Living in a patriarchal society, we may be tempted to believe that all the arguments that borders around the comments of the president’s wife and the subsequent reply by Mr. President, are due to gender stereotyping/bias, as it relates to “the woman” in our society and particularly, the political process and democratic governance.
Let me differ from this proposition in regard to the case of Mr. President and his wife. We have had and still have, countless women, who are involved in our political process/ democratic governance. Others heading top political positions, making and taking critical decisions for governments in Nigeria.
These women were not castigated because they took a political stance or made some statement that is seen as anti-government or anti- president/ Buhari. And more so, because they are “women”. I honestly think why Aisha’s case is different is because she is the wife of “the president”. More narrowly, “Buhari”.
Now, we must understand that the president (Buhari) is deified by some persons in this country. So, I would not want to connect this to culture or religion, gender stereotyping/bais or whatever other perceptions we may have. We cannot suddenly claim now that we love Mr. President more than his wife loved him.
As much as we will want to link democratic governance with religion and culture, I also think we should learn to draw the line on where and how they should never be mixed together. Democratic governance is more of a civic duty. A responsibility expected of all citizens to participate in decision making process.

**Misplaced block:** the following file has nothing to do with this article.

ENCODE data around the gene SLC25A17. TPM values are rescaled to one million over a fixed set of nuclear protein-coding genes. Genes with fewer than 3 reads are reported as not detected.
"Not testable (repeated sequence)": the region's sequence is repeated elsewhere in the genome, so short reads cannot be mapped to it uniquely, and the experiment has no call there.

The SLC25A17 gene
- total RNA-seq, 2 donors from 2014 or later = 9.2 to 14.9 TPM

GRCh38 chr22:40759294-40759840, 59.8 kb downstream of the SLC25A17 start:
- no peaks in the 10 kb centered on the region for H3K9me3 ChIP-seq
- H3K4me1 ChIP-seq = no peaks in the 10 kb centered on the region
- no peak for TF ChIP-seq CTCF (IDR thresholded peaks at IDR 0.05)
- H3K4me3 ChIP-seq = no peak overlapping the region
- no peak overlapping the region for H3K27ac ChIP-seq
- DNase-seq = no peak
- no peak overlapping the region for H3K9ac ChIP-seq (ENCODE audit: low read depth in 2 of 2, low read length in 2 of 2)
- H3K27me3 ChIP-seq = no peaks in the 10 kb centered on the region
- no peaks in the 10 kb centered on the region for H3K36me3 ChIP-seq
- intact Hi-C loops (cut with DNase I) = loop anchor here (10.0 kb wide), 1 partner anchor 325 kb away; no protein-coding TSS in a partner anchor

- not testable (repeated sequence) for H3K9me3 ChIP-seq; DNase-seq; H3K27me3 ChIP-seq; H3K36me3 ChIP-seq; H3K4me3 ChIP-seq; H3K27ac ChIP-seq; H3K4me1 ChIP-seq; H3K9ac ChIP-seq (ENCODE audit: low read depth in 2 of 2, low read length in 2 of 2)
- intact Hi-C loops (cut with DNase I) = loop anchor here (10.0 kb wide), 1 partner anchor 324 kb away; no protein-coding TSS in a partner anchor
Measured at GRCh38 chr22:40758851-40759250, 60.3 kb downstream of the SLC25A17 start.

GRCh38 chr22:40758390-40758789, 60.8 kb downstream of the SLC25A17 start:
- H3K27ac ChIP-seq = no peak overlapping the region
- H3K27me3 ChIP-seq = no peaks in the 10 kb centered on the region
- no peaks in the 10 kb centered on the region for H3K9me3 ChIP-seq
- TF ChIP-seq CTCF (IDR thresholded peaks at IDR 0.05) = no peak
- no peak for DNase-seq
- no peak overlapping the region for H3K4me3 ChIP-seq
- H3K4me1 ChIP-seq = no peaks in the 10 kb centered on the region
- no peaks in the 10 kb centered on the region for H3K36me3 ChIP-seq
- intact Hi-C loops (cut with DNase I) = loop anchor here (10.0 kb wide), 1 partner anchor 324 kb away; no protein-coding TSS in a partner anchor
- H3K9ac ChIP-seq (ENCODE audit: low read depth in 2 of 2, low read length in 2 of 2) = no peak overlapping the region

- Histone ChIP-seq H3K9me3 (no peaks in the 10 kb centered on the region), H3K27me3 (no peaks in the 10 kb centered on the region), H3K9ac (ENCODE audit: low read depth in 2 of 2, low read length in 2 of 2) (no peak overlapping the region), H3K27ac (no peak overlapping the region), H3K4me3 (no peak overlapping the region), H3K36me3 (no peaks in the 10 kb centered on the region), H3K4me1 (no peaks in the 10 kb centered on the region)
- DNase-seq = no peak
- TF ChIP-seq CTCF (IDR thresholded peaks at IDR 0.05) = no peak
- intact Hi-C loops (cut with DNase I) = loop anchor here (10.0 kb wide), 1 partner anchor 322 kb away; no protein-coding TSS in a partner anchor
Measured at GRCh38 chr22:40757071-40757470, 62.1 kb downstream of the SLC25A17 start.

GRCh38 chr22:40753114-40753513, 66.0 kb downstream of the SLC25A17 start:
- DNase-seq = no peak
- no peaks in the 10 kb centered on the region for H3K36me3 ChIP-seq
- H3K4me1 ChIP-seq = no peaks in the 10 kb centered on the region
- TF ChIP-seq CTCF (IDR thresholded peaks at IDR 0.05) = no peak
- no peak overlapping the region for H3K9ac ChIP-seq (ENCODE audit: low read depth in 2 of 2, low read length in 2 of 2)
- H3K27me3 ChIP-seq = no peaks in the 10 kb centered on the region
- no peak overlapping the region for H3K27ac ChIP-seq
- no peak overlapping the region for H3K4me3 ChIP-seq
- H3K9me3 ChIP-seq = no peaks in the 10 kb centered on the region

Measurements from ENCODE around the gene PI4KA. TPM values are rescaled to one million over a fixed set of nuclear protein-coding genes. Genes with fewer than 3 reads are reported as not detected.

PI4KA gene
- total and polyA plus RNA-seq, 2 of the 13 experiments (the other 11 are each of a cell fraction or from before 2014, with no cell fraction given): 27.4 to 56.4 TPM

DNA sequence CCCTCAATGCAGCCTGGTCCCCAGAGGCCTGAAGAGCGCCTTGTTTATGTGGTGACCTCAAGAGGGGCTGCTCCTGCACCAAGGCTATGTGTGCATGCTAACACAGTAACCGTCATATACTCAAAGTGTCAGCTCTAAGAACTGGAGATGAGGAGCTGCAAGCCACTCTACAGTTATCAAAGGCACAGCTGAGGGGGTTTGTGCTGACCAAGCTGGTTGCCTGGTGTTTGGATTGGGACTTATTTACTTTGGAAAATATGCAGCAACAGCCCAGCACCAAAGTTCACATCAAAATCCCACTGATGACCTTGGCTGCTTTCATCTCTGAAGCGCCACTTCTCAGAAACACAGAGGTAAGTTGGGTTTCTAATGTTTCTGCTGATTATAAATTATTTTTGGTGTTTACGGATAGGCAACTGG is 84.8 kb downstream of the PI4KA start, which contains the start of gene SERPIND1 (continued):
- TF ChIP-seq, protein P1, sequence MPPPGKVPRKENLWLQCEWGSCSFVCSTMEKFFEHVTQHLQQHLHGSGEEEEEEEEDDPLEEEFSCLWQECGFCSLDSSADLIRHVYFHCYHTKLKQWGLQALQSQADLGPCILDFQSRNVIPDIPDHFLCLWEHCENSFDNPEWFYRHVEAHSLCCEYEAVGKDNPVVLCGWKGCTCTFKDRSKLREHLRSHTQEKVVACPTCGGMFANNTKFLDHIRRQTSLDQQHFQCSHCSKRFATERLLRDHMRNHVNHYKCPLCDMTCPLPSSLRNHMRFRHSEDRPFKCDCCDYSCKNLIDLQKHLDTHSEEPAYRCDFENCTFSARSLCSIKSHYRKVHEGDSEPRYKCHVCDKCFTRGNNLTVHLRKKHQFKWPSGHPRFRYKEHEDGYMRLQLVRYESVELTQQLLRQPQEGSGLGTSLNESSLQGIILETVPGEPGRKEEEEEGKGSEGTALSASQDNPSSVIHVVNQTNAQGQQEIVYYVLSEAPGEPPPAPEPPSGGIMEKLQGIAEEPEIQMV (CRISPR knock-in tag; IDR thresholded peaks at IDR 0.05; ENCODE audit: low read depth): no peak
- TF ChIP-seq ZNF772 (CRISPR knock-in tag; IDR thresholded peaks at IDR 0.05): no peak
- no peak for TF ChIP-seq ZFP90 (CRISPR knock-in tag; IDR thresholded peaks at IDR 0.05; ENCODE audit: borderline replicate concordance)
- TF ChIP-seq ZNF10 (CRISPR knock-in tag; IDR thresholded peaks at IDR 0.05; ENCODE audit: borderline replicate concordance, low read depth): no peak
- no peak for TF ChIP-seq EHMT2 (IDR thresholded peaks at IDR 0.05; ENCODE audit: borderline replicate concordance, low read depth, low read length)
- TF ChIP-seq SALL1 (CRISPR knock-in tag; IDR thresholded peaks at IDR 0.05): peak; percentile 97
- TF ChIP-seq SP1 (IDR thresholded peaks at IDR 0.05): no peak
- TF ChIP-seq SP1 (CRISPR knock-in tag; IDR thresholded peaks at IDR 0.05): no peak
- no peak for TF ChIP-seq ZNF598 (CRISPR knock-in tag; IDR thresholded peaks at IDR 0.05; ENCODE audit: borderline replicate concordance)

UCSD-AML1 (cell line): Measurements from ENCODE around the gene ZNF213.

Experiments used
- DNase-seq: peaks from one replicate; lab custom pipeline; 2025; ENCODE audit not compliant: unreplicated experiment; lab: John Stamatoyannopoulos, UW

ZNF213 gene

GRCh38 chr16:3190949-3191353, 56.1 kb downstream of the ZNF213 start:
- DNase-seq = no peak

What Mrs. Buhari did was a civic duty/responsibility. Now, these people wanted her banished, divorced or arrested for expressing her opinion about what she perceived as political ills of Buhari’s administration.
They even went further to label her as threat to Mr. President and alleged she may be used by the opposition against the President? To kill him or make him fails? I wondered how some people can be so myopic and mentally irregular and unbalanced.
Regardless of how we will want to perceive the situation; whether religiously, culturally, socially, politically or on gender bias, Mrs. Buhari has every right as a Nigerian to speak her views. Hushing her up and saying she belongs to some places other than the political arena is unacceptable.
The response of Mr. President, in far away Germany, that his wife does not belong to any political party, but his kitchen, his room and the other rooms are quite hilarious. The joke was quite obvious, because that expression was made before a female world leader and the international press.
Mrs. Aisha Buhari is a virtuous woman who gave her husband all the support to succeed. She campaigned and mobilized women to vote for her husband. She stood with him in all his campaign trips/grounds. She was well involved in making his dream to be the president comes true.
When she became convinced that some actions and inactions of her husband as president could be a dent to his integrity and damaging to the Party and national interest, she was bold enough to point out these errors and some persons said she has no right to speak? Because she is a woman? A Muslim women? The wife of Mr. President?
I think what confers on her the absolute right to speak, is because she is the wife of Mr. President. She said what she said not because she hates her husband. No! She said what she said because she truly loves him and love Nigeria and Nigerians.
Mrs. Aisha Buhari is truly a virtuous woman.
Adama is from the University of Jos